I have a friend that recently saw how I sleep and told me to be careful because I sleep with a ceiling fan AND a circular fan on. Of course, I asked her why and she claimed that you can get Tinnitus from fans while sleeping. This got me thinking, can sleeping with a fan cause tinnitus? I decided to look this up and here is what I have found.
No. Sleeping with a fan does not cause tinnitus. The decibels produced by almost all consumer grade household fans are not high enough to cause any hearing damage. If you have tinnitus, sleeping with a fan on can actually help you sleep better!
If you do not already know, Tinnitus is a ringing, or buzzing, in your ears that you cannot get rid of. The causes of tinnitus can be old age, loss of the tiny sensory hairs in your ear or damage to your inner ear. This damage can be caused by either physical damage, or long exposure to loud noises.
How Sleeping With a Fan Can Help Tinnitus Sufferers
When you have tinnitus, lying down in a dark and silent room can be a nightmare. There is nothing standing between you and the constant ringing in your ears that simply will not go away when you need it to most. Having a fan, like a circular fan or box fan, can add some ambient noise in the room that will help drown out other noises and distract you from the tinnitus ringing or buzzing in your ears.
Sleeping with a fan on while sleeping gives a “white noise” effect for tinnitus sufferers. While out in the real world, our ears hear all sorts of things. We hear cars going down the street, radios playing music, other people having conversations with each other, sirens from ambulances and other emergency vehicles and even the wind when it blows. These sounds can help distract someone with tinnitus from focusing on the constant ringing and buzzing in their ears.
Do Fans Cause Hearing Loss?
No. Fans for your home will not cause hearing loss. If you bring in an industrial grade fan that is built for another purpose, and louder than your lawn-mower, will most likely cause some hearing damage. Consumer fans are not loud enough to cause hearing damage.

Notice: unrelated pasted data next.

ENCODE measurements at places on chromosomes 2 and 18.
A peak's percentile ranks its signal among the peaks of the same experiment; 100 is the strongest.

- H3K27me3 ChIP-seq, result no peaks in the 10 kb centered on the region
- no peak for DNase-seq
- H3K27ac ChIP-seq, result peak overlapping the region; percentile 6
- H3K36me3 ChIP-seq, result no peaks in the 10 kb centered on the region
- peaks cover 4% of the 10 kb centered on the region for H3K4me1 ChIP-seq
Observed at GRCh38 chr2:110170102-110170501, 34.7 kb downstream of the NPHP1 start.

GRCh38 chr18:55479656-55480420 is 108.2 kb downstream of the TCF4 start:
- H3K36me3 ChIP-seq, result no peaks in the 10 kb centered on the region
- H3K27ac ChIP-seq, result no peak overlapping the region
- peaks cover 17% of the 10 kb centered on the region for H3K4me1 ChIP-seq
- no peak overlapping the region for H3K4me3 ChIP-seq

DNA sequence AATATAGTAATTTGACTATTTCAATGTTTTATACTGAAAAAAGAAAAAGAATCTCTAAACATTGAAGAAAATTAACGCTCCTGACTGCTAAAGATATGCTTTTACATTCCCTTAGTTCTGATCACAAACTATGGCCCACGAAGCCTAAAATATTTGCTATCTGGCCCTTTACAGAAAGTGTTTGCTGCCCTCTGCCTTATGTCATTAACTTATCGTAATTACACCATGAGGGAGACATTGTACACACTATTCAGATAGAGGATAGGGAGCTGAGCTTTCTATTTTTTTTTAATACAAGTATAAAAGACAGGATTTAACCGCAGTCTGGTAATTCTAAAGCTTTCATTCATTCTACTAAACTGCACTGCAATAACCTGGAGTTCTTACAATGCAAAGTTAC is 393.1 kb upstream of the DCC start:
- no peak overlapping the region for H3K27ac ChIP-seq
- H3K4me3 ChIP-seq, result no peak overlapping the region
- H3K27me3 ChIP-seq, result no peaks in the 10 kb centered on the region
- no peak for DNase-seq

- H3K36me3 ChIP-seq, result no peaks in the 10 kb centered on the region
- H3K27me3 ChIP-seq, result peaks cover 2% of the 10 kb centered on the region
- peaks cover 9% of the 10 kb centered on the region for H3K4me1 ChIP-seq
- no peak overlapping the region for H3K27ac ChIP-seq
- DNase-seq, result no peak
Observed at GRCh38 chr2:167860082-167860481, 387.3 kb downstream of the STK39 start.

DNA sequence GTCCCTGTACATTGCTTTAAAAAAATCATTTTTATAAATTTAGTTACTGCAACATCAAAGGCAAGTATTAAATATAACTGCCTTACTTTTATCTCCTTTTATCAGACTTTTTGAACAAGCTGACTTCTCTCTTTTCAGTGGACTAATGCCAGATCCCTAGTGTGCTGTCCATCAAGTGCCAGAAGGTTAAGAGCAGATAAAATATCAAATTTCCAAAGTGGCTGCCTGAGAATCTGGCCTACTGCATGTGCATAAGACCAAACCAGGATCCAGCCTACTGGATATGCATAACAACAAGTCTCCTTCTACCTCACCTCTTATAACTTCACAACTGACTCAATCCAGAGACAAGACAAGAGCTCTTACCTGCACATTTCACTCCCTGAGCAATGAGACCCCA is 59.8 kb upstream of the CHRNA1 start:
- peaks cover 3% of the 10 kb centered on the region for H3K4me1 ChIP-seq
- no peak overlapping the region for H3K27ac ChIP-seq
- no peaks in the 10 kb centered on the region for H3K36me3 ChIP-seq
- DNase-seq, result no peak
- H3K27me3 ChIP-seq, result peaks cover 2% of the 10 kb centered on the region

For a fan to cause hearing loss, it would have to be as loud as lawn-mower, or even louder. These type of fans can be used for contractors to dry water damaged, or shampooed, floors and warehouses that need to move a lot of air quickly for various reasons.
These types of fans are usually very large and obviously heavy duty, or industrial grade. If you are shopping in a big box store like Walmart or Target, I feel confident that they wouldn’t even be on the same isle with the type of fans you want for your home.
I can understand that if your home does not have any air conditioning it can be tempting to use these types of fans indoors. If you do decide to use these, make sure they are a good distance away from your ears to ensure you do not suffer any hearing damage from them. A good distance would be far enough to be able to have a conversation with someone and the sound doesn’t drown you out.
Is it Bad to Sleep with a Fan Blowing on You?
Having a fan working in your room is great, just make sure it is not pushing air into your face while you sleep!
Having a fan blowing directly in your face can cause some problems and you shouldn’t point it directly at your face while you are sleeping. Keep in mind that the fan is circulating dust and other possible allergens while you sleep, and can send these right up your nose, or in your mouth if it is open. This can cause allergic reactions, sickness and other potential health problems.
I personally like it blowing across my legs when I go to sleep, but that is a personal preference.
A fan blowing directly in your face can also dry out your sinuses leaving you feeling stuffy or dry up in there. It is not only uncomfortable, but can lead to a sinus infection if you are not careful. That can defiantly impact a good nights sleep!
If you decided that I am crazy and you will sleep with a fan however you please, then get a fan with a timer. They do sell oscillating fans with remote controls and timers so they do not stay on all night. My kids usually set the timers for an hour, while me and my better half use a 2 hour timer. We usually lay in bed and either watch some Netflix or chit-chat while we play on our phones for a few minutes before we fall asleep, so we set a time accordingly.
Benefits of Sleeping with a Fan
You do not have to have tinnitus to enjoy sleeping with a fan on! I personally have a ceiling fan and a oscillating circulating fan, that not only moves the air around in my bedroom, but also drowns out other noises in the house that helps me sleep. Noises like the dogs heading for a late night drink at the water bowl, or the cat with a bad case of the zoomies, neighbors getting in and out of cars and sirens goes pretty much unnoticed and rarely wakes me from sleep.
Harvard University has also weighed in on this issue for tinnitus sufferers:
“One of the simplest approaches is masking the noise. You can do this by listening to music or having a radio, fan, or white-noise machine going in the background. If money is no issue, you can buy devices worn like hearing aids that generate low-level white noise. Although there isn’t enough evidence from randomized trials to draw any conclusions about the effectiveness of masking, hearing experts often recommend it before turning to more expensive options such as cognitive behavioral therapy, tinnitus retraining therapy, biofeedback and stress management, and transcutaneous electrical stimulation of parts of the inner ear.”
There you have it. Is it safe to sleep with a fan on? Yes, with some caveats. Just do not use a abnormally large and loud fan and do not point it directly in your face. These tips should keep you safe.